One of the largest reports strengthens the evidence
One of the most extensive reports of coronavirus vaccination during pregnancy further proves that it is safe to do so, even if the author believes that a more comprehensive investigation is necessary.
The preliminary results are based on data from more than 35,000 American women who received Moderna or Pfizer vaccines during pregnancy.
The incidence of unexplained miscarriage, preterm birth and other complications is comparable to the incidence in pre-pandemic pregnancy reports.
New evidence from researchers at the Centers for Disease Control and Prevention (CDC) was published in the New England Journal of Medicine on Wednesday.
None of the participants received a single-dose vaccine from Johnson & Johnson, which was unavailable before the study, and is currently awaiting reports of a small number of women with blood clots.
For its part, the American Society for Reproductive Medicine passed evidence that had been examined for more than a year on Tuesday and approved vaccination during pregnancy.
“Everyone, including pregnant women and those planning to become pregnant, should be vaccinated against COVID-19. The association said in a statement that the vaccine is safe and effective.
A representative of the association said that the association has not yet evaluated the latest evidence on Johnson & Johnson vaccine.
A representative of the American College of Obstetricians and Gynecologists said the CDC report is promising, but pointed out that long-term follow-up is needed. The team has previously said that both pregnant women and breastfeeding mothers should be vaccinated, and many pregnant women choose to be vaccinated.
Although pregnant women are excluded from studies where vaccines can be used urgently, there is evidence that there is no harm to these people without knowing that they are giving birth.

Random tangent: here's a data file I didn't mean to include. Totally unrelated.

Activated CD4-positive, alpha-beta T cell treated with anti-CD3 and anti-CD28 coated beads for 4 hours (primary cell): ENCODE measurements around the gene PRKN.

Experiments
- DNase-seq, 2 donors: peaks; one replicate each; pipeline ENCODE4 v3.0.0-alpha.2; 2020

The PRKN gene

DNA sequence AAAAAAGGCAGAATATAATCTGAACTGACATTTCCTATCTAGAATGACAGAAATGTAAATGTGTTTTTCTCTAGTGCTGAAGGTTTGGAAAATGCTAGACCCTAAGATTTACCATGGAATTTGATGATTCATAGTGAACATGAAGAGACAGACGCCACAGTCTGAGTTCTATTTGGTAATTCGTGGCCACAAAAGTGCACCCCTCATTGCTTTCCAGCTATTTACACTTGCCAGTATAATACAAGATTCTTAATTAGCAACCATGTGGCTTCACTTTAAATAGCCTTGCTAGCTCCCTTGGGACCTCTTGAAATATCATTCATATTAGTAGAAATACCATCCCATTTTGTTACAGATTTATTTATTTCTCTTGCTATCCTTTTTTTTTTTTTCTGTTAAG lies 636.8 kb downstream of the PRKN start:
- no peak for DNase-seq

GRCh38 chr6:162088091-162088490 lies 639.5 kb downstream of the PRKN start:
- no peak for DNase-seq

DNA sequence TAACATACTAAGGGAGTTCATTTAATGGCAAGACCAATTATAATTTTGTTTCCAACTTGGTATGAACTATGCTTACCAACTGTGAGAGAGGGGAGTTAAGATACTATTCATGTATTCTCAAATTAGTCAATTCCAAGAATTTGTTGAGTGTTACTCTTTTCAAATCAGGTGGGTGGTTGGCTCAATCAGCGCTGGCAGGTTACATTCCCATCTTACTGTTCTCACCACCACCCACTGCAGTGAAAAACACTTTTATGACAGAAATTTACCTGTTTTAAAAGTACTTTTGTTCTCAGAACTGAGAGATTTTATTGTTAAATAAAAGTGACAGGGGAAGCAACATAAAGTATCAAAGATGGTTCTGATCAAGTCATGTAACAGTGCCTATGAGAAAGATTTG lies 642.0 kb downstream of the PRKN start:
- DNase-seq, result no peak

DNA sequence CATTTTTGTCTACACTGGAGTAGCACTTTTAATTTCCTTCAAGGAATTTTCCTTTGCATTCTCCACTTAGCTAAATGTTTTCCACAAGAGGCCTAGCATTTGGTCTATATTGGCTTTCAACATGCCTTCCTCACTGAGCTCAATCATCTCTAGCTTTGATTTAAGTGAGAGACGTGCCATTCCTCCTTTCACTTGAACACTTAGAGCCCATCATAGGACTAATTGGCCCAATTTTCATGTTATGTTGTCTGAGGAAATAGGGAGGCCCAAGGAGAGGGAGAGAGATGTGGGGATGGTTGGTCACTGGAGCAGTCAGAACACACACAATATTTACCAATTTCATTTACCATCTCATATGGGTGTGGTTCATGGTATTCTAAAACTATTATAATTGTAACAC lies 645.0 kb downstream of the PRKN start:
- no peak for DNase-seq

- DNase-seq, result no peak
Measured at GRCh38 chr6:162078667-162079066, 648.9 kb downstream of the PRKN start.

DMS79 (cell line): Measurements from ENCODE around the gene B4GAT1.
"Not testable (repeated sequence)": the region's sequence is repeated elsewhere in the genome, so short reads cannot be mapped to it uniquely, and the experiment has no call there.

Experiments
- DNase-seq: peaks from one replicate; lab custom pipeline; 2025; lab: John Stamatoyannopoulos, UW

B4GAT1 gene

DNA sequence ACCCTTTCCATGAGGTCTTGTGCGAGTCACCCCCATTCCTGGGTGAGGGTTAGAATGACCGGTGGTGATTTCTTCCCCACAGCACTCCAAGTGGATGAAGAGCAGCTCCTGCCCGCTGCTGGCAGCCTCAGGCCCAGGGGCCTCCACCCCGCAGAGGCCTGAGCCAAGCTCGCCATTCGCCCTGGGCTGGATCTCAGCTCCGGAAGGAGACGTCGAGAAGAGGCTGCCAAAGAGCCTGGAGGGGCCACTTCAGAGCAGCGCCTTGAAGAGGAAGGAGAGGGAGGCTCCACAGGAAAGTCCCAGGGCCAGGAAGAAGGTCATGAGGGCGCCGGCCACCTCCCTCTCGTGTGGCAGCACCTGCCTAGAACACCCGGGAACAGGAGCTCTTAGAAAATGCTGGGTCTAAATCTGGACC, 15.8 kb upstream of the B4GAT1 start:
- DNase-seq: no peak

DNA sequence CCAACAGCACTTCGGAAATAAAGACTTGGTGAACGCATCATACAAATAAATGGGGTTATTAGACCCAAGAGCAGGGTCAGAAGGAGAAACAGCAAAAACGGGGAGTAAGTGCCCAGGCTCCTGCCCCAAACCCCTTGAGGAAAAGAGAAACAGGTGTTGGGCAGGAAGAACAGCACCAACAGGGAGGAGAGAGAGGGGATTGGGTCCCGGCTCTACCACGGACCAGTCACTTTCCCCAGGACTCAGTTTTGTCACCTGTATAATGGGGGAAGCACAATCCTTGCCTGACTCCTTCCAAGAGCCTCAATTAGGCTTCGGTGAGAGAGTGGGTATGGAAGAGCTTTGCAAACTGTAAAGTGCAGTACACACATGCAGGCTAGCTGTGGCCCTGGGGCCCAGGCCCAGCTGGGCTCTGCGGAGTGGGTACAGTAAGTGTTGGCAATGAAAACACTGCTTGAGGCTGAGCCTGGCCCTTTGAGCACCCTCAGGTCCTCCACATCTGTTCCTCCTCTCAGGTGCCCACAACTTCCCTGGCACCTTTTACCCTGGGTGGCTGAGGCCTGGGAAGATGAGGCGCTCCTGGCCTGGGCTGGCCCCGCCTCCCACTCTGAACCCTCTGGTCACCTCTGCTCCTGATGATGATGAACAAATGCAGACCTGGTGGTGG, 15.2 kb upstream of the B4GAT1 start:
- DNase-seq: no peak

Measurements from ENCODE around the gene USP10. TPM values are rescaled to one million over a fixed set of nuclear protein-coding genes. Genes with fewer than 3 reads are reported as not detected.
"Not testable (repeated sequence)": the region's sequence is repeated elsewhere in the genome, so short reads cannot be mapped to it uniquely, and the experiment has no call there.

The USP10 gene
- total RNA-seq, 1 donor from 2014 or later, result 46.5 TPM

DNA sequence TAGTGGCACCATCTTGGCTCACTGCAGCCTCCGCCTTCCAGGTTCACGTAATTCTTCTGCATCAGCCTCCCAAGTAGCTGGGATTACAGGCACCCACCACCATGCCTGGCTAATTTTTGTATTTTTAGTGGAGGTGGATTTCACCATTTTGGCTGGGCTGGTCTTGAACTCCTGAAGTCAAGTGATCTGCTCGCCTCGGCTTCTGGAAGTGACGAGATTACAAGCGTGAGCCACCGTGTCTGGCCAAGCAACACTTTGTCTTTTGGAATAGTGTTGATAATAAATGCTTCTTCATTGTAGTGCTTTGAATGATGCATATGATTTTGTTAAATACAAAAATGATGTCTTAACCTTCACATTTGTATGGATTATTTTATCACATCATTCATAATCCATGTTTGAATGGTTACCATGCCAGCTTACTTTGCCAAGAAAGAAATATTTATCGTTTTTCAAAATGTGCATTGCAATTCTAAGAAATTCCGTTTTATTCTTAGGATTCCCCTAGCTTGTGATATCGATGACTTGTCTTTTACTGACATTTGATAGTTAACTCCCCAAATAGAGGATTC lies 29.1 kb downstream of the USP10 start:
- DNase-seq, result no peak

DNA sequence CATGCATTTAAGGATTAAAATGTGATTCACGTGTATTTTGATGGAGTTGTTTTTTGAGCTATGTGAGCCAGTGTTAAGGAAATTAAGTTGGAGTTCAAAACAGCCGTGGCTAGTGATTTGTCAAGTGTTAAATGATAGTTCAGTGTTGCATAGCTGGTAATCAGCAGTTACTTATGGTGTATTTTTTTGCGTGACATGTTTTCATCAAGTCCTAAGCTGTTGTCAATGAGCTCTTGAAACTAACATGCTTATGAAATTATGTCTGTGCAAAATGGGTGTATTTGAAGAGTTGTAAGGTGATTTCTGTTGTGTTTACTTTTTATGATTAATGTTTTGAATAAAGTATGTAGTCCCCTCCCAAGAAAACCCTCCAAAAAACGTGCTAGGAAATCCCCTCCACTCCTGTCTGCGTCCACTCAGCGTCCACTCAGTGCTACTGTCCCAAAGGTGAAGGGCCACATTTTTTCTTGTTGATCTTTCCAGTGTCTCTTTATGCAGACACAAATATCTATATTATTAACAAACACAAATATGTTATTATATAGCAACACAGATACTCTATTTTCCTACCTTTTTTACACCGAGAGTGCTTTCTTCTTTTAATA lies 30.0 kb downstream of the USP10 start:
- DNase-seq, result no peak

Dr. Laura Riley, director of obstetrics and gynecology at Weill Cornell University in New York, said the results are reassuring.
He said: “It’s great to be able to share data with patients who continue to weigh the risks and benefits of vaccination.” “They know that complications of COVID infection may occur during pregnancy, and now there is some information about the safety of human pregnancy.”
Pregnant women infected with the coronavirus face a high risk of complications, such as intensive care unit, premature delivery and death.
The authors of the study, led by Dr. Tom Shimabukuro of the CDC, said that continued follow-up is needed and more evidence is needed, including women who have been vaccinated early in pregnancy.
Their study included information on 35,691 American pregnant women who participated in the voluntary telephone vaccine surveillance system and received Moderna or Pfizer vaccines between mid-December and the end of February 2020.
It also includes reports of pregnancy complications from nearly 4,000 women registered in the US Vaccine Safety Registry. Among them, there were 712 live births, accounting for 86%, mainly among women who were vaccinated in the third trimester.
Most women in this group reported pain at the injection site, but severe reactions rarely occurred. Obviously, pregnant women are prone to pain when using both vaccines, but compared with non-pregnant women, other reactions are less likely.
In the vaccine registration, about 13% of pregnant women have unexplained miscarriages, less than 1% of stillbirths, 9% of premature births, and 2% of infants with congenital abnormalities. These rates are similar to those observed in reports of pregnant women before the pandemic.